Know the basis
What is COPD?
COPD, or Chronic Obstructive Pulmonary Disease, is a respiratory disease that causes difficulty breathing by blocking the airway of your lungs. It is a progressive disease, which means it worsens over time. More than 3 million people died of COPD in 2012, which is equal to 6% of all deaths globally that year. There are two main types of COPD. Some people who have COPD may have both of these conditions.
- Chronic bronchitis. Bronchitis is the inflammation of the lining of the bronchial tubes. The lining in your bronchial tubes of your lungs gets red, swollen, and full of mucus. This mucus blocks your tubes and makes it hard to breathe.
- Emphysema. Emphysema gradually damages the air sacs (alveoli) in your lungs, making you progressively more short of breath. You lose alveoli in your lungs. This makes it hard for you to get oxygen into and carbon dioxide out of your blood. It also makes it harder to breathe out.
There are two main parts of your lung: the bronchial tubes (also called airways) and alveoli (also called air sacs). There is also the trachea (or windpipe). When you breathe in, the air goes from your windpipe through the bronchial tubes to the alveoli. From the alveoli, oxygen goes into your blood while carbon dioxide moves out of your blood. This is how you can breathe normally. Any disruption with your airflow will lead to shortness of breath, lack of oxygen to your lungs and the rest of your body. You should seek medical attention as early as possible.
What are the causes of COPD?
COPD is caused by blockage or tissue damage of the lungs. This type of damage typically occurs when you regularly breathe in irritants over a long period of time. Common irritants may include:
- Smoking (including second-hand smoke). Long-term smoking causes approximately 80% to 90% of COPD cases.
- Chemical fumes, gasses, vapors, or mists;
- Indoor air pollution (such as solid fuel used for cooking and heating);
- Outdoor air pollution;
- Occupational dust and chemicals (vapors, irritants, and fumes);
- Frequent lower respiratory infections during childhood.
Who is at risk of COPD?
The main risk for COPD is smoking. In addition to smoking are other irritants and pollutants that can damage the lungs. You may find more pollutants in developing countries. Here are other risk factors that can increase your risk for COPD:
- People aged 65–74 years;
- Non-Hispanic whites;
- Individuals who were unemployed, retired, or unable to work;
- Individuals with less than a high school education;
- People with lower incomes;
- Individuals who were divorced, widowed, or separated;
- Current or former smokers;
- Those with a history of asthma.
Signs and symptoms
What are the symptoms of COPD?
COPD affects the respiratory system, which can cause many signs and symptoms causes breathing problems. COPD can cause the following signs and symptoms:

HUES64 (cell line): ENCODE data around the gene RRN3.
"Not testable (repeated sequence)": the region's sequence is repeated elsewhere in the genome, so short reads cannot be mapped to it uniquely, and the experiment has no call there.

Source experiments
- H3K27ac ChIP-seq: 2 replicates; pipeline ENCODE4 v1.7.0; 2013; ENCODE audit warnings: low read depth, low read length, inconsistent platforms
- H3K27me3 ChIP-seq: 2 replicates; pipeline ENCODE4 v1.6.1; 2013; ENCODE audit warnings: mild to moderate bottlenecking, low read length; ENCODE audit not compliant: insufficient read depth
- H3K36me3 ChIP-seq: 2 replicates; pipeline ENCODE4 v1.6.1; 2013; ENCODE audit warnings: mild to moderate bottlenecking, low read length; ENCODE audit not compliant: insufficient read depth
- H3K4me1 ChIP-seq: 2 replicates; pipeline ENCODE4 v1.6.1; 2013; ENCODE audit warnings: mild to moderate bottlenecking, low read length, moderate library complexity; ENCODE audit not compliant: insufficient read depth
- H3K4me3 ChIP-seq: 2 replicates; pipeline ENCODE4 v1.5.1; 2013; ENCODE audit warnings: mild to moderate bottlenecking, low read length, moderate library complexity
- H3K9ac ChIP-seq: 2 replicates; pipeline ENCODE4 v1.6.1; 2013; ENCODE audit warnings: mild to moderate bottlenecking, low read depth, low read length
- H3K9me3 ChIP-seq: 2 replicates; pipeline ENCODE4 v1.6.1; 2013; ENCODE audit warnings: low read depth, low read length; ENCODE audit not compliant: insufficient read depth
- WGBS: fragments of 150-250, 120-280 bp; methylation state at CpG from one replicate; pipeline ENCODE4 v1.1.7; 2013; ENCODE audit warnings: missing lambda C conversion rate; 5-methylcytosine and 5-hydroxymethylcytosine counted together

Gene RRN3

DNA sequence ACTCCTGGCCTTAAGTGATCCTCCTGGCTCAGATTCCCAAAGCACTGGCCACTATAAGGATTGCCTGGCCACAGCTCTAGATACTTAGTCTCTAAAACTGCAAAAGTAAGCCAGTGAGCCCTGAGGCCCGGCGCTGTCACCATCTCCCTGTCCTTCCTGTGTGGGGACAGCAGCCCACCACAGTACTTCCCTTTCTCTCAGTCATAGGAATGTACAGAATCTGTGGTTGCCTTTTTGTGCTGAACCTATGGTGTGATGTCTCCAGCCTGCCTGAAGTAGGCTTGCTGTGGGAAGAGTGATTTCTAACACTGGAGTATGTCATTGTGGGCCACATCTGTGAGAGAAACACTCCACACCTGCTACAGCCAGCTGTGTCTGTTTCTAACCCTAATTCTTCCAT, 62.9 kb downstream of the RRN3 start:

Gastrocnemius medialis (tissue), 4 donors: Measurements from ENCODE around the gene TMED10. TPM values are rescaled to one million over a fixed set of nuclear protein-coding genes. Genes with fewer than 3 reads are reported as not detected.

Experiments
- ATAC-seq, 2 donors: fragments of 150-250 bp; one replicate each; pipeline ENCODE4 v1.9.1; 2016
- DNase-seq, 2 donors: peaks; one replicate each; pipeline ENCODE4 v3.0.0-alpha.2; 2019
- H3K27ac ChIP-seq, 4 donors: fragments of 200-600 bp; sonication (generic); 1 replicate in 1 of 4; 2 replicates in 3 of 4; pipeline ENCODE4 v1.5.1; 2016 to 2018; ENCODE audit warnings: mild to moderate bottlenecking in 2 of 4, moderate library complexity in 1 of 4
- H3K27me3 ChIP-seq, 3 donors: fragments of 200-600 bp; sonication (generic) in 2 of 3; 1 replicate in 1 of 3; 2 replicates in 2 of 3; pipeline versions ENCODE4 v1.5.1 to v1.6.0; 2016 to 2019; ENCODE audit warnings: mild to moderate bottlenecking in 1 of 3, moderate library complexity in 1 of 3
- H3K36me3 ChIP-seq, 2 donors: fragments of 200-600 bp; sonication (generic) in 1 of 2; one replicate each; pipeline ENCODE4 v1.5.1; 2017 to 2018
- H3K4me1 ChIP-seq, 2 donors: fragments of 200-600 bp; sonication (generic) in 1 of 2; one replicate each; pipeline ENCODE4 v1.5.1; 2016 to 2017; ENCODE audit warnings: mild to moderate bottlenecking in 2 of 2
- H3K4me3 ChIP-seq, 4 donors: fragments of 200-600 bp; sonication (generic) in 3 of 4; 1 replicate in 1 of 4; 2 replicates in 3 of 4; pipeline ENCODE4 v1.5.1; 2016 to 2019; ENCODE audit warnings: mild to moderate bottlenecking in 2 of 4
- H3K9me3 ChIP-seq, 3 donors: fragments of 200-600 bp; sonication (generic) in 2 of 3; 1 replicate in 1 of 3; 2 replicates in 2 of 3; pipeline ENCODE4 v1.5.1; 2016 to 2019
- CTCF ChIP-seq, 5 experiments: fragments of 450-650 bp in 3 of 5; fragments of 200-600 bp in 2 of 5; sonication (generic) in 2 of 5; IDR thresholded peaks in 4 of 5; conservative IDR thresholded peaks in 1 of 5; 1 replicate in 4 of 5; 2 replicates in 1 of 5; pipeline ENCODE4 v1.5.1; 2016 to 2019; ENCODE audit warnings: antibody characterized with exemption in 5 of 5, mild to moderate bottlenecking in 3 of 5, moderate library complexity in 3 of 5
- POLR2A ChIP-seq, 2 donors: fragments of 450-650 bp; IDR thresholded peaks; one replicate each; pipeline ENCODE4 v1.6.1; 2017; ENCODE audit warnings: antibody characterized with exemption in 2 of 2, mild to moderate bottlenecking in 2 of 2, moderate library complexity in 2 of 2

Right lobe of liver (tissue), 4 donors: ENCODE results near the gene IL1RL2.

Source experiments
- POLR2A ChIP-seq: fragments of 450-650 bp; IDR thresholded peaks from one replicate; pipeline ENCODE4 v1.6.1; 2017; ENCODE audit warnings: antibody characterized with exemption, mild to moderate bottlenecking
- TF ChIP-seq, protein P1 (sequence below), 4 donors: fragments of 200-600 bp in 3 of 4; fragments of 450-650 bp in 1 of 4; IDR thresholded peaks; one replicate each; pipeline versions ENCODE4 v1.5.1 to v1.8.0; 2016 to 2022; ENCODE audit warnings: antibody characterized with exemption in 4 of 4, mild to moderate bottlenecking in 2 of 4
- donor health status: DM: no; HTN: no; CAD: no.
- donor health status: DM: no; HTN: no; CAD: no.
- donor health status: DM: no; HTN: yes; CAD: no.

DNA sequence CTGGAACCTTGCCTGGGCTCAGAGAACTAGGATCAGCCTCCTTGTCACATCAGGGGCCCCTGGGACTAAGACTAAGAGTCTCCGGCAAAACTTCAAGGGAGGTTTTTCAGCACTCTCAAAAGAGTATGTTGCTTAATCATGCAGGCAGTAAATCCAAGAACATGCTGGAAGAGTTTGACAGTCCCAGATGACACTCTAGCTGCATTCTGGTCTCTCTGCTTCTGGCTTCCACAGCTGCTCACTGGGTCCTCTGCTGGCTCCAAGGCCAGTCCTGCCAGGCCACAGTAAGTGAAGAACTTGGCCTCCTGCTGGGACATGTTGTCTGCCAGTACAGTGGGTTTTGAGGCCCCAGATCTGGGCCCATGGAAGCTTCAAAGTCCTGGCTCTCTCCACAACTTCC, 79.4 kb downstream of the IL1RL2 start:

- Chronic (long-lasting) cough;
- A cough that produces mucus, which can be clear, white, yellowish-gray or green in color. Rarely, it may be streaked with blood.
- An increase in respiratory infections (such as flu and colds);
- Shortness of breath, especially during physical activity;
- A tight feeling in the chest;
- Slight fever and chills.
At first, you may have no symptoms or only mild symptoms. But COPD is a progressive disease, meaning the symptoms start slowly and get worse over time. COPD symptoms develop over the course of many years. Eventually, the symptoms begin to affect your activity levels and quality of life. Some severe symptoms may require treatment in a hospital. You should seek emergency care if you have the following problems:
- You’re having a hard time catching your breath or talking.
- Your lips or fingernails turn blue or gray. (This is a sign of a low oxygen level in your blood.)
- You’re not mentally alert.
- Your heartbeat is very fast.
- The recommended treatment for symptoms that are getting worse isn’t working.
If there are any concerns of a symptom or a symptom not mentioned above, you should discuss with your doctor for more information.
What are the complications may happen?
If you have COPD, you are at risk for complications. Some complications may include:
- Heart problems: COPD can cause an irregular heartbeat (called arrhythmia) and heart failure.
- High blood pressure: COPD can cause high pressure in the vessels that bring blood to your lungs. This is called pulmonary hypertension.
- Respiratory infections: You are more likely to have frequent colds, the flu, or even pneumonia (a serious lung infection by virus or fungi). These infections can make your symptoms worse or cause more lung damage. You should have a flu shot every year and talk to your doctor about whether you need a pneumonia shot. You are less likely to get flu or pneumonia if you have these shots.
Diagnosis and tests
How is COPD diagnosed?
Because COPD develops slowly, it is frequently diagnosed in people aged 40 or older. Your doctor will diagnose COPD based on your signs and symptoms, your medical and family histories, and test results.
Your doctor may ask whether you smoke or have had contact with lung irritants, such as secondhand smoke, air pollution, chemical fumes, or dust. Your doctor will also examine you and use a stethoscope to listen for wheezing or other abnormal chest sounds.